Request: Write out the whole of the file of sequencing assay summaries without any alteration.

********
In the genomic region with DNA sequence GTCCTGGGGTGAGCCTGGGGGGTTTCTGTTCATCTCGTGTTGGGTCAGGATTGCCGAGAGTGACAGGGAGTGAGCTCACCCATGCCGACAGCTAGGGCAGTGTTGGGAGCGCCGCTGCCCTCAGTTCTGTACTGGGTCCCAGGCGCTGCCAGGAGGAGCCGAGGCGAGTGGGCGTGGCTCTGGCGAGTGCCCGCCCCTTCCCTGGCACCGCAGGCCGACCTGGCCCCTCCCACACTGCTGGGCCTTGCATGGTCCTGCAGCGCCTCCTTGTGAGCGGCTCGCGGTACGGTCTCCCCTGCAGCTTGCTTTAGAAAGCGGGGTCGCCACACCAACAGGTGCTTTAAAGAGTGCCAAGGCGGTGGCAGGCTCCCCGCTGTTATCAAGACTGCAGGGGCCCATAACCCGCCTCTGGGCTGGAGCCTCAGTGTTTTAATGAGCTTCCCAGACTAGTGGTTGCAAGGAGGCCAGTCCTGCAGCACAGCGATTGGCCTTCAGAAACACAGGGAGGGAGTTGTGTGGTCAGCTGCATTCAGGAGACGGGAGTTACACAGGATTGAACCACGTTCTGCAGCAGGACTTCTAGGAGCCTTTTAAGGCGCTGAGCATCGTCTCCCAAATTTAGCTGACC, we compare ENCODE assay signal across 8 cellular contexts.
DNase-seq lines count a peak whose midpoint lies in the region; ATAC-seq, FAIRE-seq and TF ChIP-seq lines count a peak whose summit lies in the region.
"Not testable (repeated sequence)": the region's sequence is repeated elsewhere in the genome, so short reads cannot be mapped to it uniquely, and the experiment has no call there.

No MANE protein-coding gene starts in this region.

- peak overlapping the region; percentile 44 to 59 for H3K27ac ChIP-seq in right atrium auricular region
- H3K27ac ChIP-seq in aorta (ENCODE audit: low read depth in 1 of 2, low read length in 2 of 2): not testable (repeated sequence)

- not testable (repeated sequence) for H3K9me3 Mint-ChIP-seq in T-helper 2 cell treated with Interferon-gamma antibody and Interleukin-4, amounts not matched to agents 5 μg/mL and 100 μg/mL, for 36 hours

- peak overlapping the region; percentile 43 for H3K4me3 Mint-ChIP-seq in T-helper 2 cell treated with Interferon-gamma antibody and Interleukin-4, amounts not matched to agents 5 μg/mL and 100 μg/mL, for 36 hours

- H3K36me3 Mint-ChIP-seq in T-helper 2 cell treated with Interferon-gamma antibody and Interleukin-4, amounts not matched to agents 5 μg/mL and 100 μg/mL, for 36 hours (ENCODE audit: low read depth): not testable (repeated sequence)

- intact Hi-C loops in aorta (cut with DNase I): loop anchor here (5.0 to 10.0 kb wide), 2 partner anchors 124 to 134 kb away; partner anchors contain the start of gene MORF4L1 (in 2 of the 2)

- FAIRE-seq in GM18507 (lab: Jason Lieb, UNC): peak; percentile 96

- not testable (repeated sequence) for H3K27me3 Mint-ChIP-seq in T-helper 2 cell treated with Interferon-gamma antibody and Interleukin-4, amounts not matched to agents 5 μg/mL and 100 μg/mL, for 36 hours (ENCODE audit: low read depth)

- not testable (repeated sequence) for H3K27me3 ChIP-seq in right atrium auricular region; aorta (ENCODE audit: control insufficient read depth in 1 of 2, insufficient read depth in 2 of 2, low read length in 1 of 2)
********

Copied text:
In the genomic region with DNA sequence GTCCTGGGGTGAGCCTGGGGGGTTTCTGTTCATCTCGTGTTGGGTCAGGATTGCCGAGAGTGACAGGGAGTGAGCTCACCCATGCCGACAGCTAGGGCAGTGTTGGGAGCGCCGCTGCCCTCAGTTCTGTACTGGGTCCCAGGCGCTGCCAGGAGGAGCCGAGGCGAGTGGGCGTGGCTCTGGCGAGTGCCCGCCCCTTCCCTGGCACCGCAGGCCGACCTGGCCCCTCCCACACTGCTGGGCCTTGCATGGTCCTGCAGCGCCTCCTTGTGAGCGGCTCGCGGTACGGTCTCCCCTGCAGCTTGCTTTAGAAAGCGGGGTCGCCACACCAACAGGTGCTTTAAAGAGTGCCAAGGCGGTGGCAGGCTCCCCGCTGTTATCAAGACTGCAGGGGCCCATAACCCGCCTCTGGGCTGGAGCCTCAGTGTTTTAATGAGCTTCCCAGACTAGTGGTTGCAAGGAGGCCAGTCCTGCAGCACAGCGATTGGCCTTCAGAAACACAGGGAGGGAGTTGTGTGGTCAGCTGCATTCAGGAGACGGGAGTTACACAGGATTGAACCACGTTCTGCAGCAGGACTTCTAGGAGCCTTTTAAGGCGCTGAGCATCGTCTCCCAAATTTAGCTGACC, we compare ENCODE assay signal across 8 cellular contexts.
DNase-seq lines count a peak whose midpoint lies in the region; ATAC-seq, FAIRE-seq and TF ChIP-seq lines count a peak whose summit lies in the region.
"Not testable (repeated sequence)": the region's sequence is repeated elsewhere in the genome, so short reads cannot be mapped to it uniquely, and the experiment has no call there.

No MANE protein-coding gene starts in this region.

- peak overlapping the region; percentile 44 to 59 for H3K27ac ChIP-seq in right atrium auricular region
- H3K27ac ChIP-seq in aorta (ENCODE audit: low read depth in 1 of 2, low read length in 2 of 2): not testable (repeated sequence)

- not testable (repeated sequence) for H3K9me3 Mint-ChIP-seq in T-helper 2 cell treated with Interferon-gamma antibody and Interleukin-4, amounts not matched to agents 5 μg/mL and 100 μg/mL, for 36 hours

- peak overlapping the region; percentile 43 for H3K4me3 Mint-ChIP-seq in T-helper 2 cell treated with Interferon-gamma antibody and Interleukin-4, amounts not matched to agents 5 μg/mL and 100 μg/mL, for 36 hours

- H3K36me3 Mint-ChIP-seq in T-helper 2 cell treated with Interferon-gamma antibody and Interleukin-4, amounts not matched to agents 5 μg/mL and 100 μg/mL, for 36 hours (ENCODE audit: low read depth): not testable (repeated sequence)

- intact Hi-C loops in aorta (cut with DNase I): loop anchor here (5.0 to 10.0 kb wide), 2 partner anchors 124 to 134 kb away; partner anchors contain the start of gene MORF4L1 (in 2 of the 2)

- FAIRE-seq in GM18507 (lab: Jason Lieb, UNC): peak; percentile 96

- not testable (repeated sequence) for H3K27me3 Mint-ChIP-seq in T-helper 2 cell treated with Interferon-gamma antibody and Interleukin-4, amounts not matched to agents 5 μg/mL and 100 μg/mL, for 36 hours (ENCODE audit: low read depth)

- not testable (repeated sequence) for H3K27me3 ChIP-seq in right atrium auricular region; aorta (ENCODE audit: control insufficient read depth in 1 of 2, insufficient read depth in 2 of 2, low read length in 1 of 2)